Oil prices have jumped again as a huge wildfire in Canada's oil sand region knocked out over a million barrels in daily production capacity. As Hayley Platt reports, a government reshuffle in Saudi Arabia is also being closely watched.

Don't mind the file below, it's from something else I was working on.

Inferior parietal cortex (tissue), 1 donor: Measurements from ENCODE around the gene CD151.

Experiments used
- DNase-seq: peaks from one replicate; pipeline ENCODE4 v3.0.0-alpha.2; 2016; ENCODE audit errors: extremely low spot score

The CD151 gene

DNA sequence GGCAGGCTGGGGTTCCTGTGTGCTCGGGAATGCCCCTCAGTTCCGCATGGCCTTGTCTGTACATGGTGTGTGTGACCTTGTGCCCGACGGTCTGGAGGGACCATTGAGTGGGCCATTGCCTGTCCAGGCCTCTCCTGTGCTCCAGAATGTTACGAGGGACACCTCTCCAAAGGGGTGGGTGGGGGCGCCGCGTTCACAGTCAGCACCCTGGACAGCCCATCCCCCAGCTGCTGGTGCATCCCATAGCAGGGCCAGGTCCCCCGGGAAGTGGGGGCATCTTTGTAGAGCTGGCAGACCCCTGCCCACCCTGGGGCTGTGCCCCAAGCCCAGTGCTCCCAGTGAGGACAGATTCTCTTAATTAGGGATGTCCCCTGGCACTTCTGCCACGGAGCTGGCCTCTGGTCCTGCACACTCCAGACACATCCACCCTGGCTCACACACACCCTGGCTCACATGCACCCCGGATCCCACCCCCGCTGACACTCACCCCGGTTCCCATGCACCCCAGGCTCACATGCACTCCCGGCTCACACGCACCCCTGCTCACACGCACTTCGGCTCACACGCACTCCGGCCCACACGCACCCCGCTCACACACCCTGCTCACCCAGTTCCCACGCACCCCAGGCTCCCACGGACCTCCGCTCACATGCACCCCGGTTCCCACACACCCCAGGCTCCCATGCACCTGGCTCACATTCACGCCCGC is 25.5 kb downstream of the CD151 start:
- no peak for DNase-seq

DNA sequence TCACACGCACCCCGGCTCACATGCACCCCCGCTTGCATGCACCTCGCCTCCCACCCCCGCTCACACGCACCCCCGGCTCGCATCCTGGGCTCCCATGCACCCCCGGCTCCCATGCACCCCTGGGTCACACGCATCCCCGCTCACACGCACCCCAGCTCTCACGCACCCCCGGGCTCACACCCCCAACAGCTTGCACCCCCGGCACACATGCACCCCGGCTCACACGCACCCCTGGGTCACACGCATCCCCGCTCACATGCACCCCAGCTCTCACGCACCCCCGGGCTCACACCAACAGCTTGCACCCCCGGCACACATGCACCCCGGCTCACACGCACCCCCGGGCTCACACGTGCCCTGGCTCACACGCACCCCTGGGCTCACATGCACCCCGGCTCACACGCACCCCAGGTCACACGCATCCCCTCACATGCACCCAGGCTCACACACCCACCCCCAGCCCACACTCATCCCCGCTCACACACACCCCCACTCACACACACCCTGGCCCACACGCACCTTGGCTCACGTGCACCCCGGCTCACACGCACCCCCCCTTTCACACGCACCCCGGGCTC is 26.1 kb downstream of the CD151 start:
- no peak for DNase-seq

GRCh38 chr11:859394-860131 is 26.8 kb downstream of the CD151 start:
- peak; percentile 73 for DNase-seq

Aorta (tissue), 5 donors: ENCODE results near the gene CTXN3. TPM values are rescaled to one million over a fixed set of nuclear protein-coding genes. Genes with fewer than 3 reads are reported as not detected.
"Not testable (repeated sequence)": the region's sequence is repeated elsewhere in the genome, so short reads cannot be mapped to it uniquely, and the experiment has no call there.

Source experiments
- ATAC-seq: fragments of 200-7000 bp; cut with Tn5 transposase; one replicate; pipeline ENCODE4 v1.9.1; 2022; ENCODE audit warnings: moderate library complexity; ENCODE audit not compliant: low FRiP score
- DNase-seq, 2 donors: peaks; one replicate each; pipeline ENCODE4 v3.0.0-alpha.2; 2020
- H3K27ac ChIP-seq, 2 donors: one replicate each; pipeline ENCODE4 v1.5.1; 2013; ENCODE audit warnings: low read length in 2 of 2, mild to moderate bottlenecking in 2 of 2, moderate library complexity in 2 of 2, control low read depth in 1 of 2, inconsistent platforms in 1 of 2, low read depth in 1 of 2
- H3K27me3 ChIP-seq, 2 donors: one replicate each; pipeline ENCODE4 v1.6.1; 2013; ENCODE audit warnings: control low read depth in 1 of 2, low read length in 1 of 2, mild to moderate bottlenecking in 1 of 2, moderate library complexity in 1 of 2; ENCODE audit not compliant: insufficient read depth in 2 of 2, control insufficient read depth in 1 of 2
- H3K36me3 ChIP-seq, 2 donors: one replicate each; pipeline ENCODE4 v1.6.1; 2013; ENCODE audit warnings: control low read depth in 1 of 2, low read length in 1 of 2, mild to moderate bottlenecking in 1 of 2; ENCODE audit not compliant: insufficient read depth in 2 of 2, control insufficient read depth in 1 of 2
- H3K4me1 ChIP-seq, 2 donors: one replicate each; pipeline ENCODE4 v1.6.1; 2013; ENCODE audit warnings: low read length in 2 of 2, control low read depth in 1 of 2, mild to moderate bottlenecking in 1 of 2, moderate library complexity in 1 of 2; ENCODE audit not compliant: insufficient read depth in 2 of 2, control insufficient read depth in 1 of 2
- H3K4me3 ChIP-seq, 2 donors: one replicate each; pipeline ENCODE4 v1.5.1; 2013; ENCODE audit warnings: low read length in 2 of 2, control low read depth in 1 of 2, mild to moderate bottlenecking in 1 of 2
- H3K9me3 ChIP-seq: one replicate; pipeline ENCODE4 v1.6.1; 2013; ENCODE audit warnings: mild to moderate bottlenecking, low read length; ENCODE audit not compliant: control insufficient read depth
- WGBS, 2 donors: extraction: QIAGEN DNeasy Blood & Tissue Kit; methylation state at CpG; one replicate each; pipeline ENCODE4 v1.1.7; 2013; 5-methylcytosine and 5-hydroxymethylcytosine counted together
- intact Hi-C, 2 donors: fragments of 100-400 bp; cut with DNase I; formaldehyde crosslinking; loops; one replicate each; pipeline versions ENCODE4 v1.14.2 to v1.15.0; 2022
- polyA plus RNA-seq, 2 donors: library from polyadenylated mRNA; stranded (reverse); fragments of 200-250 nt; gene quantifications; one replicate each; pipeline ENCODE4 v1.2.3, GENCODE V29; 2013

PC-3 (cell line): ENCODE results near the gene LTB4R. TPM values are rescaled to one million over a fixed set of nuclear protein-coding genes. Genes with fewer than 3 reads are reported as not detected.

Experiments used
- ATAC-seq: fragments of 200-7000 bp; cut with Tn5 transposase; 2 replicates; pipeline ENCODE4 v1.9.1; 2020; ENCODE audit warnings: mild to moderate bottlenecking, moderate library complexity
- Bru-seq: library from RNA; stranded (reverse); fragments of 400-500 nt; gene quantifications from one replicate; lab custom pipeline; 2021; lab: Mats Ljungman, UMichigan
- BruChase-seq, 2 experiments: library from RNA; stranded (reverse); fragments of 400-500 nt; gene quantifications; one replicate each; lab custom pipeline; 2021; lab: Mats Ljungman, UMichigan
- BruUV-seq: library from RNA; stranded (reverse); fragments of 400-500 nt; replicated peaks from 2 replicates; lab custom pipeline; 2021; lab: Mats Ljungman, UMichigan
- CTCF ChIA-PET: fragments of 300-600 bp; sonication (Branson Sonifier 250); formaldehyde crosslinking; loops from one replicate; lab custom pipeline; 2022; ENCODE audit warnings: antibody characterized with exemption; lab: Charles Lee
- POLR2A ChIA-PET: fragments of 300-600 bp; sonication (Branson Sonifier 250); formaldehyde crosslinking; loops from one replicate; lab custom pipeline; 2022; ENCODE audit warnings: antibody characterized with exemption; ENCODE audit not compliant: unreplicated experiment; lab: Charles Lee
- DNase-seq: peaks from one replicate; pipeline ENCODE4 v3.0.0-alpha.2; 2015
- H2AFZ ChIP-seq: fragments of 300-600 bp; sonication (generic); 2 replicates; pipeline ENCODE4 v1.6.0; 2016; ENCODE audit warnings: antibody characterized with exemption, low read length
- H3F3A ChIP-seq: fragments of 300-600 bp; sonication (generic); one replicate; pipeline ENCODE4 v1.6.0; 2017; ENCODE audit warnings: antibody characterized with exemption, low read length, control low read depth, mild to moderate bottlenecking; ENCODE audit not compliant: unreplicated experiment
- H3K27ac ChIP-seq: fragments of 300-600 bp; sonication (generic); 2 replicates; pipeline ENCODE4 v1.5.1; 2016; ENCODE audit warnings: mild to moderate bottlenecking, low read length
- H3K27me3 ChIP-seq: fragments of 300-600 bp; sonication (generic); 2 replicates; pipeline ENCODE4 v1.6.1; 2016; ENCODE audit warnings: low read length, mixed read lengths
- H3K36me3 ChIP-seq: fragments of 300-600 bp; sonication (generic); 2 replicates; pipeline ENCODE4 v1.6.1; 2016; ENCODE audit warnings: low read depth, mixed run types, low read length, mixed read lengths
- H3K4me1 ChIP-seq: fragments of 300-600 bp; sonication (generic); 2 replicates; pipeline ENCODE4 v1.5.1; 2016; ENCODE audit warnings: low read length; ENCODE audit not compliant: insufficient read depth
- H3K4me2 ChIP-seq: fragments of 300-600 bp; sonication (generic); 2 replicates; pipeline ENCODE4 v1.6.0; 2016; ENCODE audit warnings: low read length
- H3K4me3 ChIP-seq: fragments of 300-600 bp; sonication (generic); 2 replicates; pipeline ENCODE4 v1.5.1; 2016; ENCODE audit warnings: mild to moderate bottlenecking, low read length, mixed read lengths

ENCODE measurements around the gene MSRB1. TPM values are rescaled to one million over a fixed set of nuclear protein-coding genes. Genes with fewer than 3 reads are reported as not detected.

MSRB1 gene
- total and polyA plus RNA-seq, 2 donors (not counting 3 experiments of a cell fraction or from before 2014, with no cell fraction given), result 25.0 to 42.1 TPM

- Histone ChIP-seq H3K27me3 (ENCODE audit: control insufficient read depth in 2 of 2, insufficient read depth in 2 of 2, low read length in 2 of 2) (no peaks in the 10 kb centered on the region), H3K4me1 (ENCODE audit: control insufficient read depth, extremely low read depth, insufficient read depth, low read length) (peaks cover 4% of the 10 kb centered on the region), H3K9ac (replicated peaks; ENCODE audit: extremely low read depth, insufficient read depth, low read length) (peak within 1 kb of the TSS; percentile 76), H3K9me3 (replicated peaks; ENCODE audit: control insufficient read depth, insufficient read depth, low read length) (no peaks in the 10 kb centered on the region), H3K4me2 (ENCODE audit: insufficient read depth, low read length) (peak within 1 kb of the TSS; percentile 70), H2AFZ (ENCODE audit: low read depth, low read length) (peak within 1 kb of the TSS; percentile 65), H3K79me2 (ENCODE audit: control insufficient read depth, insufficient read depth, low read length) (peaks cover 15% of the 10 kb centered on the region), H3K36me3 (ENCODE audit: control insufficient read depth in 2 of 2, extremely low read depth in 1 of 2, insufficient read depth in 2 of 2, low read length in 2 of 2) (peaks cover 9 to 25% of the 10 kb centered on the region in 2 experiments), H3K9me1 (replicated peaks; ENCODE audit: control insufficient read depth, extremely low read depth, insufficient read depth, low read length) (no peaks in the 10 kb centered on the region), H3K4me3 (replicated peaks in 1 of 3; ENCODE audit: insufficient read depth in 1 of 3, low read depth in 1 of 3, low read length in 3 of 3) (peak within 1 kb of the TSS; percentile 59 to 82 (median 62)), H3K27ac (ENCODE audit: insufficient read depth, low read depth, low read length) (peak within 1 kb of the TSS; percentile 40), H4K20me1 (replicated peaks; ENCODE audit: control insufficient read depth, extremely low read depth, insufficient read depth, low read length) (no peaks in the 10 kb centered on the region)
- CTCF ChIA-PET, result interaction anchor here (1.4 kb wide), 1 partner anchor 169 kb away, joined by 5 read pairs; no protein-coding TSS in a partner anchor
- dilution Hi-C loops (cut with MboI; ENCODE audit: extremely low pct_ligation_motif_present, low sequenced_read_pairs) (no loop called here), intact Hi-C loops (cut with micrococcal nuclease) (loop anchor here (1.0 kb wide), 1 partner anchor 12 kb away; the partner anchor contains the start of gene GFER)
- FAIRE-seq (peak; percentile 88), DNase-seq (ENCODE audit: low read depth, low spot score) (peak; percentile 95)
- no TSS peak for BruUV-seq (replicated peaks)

Canada's worst wildfires in recent memory have devastated the region. And the country's oil industry. Alberta is the heart of Canada's oil sands operations. And many of the big producers have had to halt production - knocking a third of Canada's output off-line. Three major firms have warned they may not be able to deliver on some contracts, sending oil prices up on both sides of the Atlantic. And that trend could continue. (SOUNDBITE) (English) LONDON CAPITAL GROUP, MARKET ANALYST, BRENDA KELLY, SAYING: "As you can see oil prices have recouped a lot of their losses over the past number of weeks. Some of it is down to a weaker dollar in the face of many not expecting to see any interest rate hike from the Federal Reserve in the very near times so that is helping but ultimately it's going to be all about demand and we are heading into the summer driving season and that is notably generally quite positive for oil prices." Oil also got a boost from the world's biggest exporter. The Oil minister in Saudi Arabia was replaced in a government shake-up over the weekend. And Khalid al-Falih will have a much bigger remit, covering energy, industry and mineral resources. (SOUNDBITE) (English) LONDON CAPITAL GROUP, MARKET ANALYST, BRENDA KELLY, SAYING: "I think OPEC have lost a lot of their power over the actual cost of oil and certainly his predecessor has failed to really kind of cut into production in a bid to keep market share but certainly there is always that possibility but it will need to have contributions from all OPEC member states if it is actually to go ahead." That maybe more difficult to achieve than it sounds. Saudi Arabia says it won't cut unless Iran does. And that's not looking likely - Tehran won't consider a reduction until its output is back to pre-sanction levels.